Qantas this morning reported a 9.6%
fall
in its first half profit to $353 million,
blaming higher fuel prices. The result is a little better than most market
expectations but the shares came off a few cents anyway.

The bottom line shouldn’t be the only area
of interest, though, for journalists
asking questions as Crikey’s deadline bites. First, there’s the speculation
about moving long-haul heavy maintenance (and 2,500 jobs) offshore to China, as
the Smage‘s Scott Rochfort has been suggesting. There’s also been speculation about shifting short-haul maintenance to NZ or
even Indonesia. The relationship between CEO Geoff Dixon and the Qantas unions
looks like going only one way.

Then there’s the interesting management
restructuring announced with the results. Qantas-watchers keen to divine omens for the appointment of the post-Dixon CEO
in the shuffle will be reading hard between the lines. I’m not sure it means
too much though – Dixon continues to push Peter Gregg as the next chief pilot, adding the
title of “Executive General Manager Strategy” to his CFO gig.

However, the board apparently doesn’t want
it to be a one-horse race. The restructuring could be read as positioning John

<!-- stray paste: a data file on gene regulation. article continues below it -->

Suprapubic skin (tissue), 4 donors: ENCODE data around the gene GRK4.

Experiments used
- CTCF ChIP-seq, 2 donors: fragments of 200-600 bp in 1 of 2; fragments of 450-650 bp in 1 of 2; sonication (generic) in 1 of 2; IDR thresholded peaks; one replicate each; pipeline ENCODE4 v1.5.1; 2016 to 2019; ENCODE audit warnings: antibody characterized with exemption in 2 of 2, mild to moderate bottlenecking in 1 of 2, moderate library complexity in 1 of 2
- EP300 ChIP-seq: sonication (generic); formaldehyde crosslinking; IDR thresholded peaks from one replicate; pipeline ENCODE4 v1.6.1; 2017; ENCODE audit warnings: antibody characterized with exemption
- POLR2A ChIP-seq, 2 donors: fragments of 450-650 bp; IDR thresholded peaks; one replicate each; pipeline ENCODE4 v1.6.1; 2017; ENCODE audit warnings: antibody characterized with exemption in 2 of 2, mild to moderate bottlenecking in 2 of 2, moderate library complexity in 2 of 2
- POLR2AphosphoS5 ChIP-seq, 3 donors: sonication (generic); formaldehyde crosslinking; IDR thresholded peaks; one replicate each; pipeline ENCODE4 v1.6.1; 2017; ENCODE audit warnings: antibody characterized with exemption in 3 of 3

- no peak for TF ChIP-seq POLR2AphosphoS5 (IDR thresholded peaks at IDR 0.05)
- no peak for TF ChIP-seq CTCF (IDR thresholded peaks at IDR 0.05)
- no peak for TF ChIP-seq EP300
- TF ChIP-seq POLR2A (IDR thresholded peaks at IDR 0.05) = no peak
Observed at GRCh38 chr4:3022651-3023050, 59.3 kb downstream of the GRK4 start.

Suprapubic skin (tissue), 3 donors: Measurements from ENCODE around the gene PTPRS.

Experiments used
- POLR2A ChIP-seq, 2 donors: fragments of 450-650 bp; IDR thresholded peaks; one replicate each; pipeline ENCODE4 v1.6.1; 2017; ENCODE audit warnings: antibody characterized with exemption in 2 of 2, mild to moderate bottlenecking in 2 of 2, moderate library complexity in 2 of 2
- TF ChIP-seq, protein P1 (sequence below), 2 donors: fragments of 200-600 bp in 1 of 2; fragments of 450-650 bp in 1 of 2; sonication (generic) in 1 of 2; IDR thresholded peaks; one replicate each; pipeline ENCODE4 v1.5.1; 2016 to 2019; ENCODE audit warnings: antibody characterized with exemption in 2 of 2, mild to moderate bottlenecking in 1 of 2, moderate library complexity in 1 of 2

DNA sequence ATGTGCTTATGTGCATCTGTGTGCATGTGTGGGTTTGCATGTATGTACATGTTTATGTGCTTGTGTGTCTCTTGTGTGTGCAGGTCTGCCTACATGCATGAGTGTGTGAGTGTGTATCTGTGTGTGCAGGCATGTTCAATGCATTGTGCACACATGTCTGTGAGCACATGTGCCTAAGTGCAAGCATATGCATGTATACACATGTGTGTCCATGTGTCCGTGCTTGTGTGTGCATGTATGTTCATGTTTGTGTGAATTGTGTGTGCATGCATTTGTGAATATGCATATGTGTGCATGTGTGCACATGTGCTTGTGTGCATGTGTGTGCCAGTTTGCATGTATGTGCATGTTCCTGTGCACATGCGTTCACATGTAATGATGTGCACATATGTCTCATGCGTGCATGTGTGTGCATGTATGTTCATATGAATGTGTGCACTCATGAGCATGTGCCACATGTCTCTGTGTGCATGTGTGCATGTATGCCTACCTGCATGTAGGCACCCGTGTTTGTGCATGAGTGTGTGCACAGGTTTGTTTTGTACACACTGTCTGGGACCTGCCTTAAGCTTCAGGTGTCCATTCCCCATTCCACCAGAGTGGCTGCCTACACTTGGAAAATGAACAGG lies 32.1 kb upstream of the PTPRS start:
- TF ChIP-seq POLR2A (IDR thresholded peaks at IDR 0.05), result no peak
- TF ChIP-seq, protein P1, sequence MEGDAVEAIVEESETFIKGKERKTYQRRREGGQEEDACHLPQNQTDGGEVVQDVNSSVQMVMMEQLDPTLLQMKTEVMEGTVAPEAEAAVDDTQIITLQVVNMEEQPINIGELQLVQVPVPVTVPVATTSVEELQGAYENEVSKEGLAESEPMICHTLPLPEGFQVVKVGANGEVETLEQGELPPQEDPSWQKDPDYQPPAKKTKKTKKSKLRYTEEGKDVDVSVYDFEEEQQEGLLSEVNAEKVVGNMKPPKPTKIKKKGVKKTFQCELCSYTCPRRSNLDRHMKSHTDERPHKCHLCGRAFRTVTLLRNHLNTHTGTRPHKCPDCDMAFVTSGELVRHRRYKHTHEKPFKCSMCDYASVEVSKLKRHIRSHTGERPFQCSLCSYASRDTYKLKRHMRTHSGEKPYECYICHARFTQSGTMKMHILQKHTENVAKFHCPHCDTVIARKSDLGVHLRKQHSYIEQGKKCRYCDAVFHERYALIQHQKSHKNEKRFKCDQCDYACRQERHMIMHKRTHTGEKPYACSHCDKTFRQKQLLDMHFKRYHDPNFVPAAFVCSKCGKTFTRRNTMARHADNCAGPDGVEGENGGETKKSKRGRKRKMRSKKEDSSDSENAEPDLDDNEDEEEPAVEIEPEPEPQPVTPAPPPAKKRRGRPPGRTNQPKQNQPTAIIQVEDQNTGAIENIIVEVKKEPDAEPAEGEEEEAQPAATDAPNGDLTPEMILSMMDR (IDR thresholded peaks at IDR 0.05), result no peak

Borghetti and Alan Joyce to face off against each other in the flying
businesses.

And then there’s the spreading
investigation
of a suspected international cartel in the air cargo
business. It started with raids on the
offices of the major airlines in Europe on Tuesday night and spread yesterday
to Asia. Among the airlines raided are Air France, KLM, BA, Lufthansa, SAS, American
Airlines, United Airlines, Singapore Airlines, Cathay Pacific, JAL, Korean
Air… gee, this list is beginning to read like just about every major airline
you can think of – except one.

An international air cargo cartel could
only work if all the major players were in on it, one might think.
Investigators have been careful to say that this is an investigation with no
firm case made yet, but it certainly seems to be a very large effort to mount
so many surprise raids.

Certainly, the aviation business is never
dull.

Peter Fray

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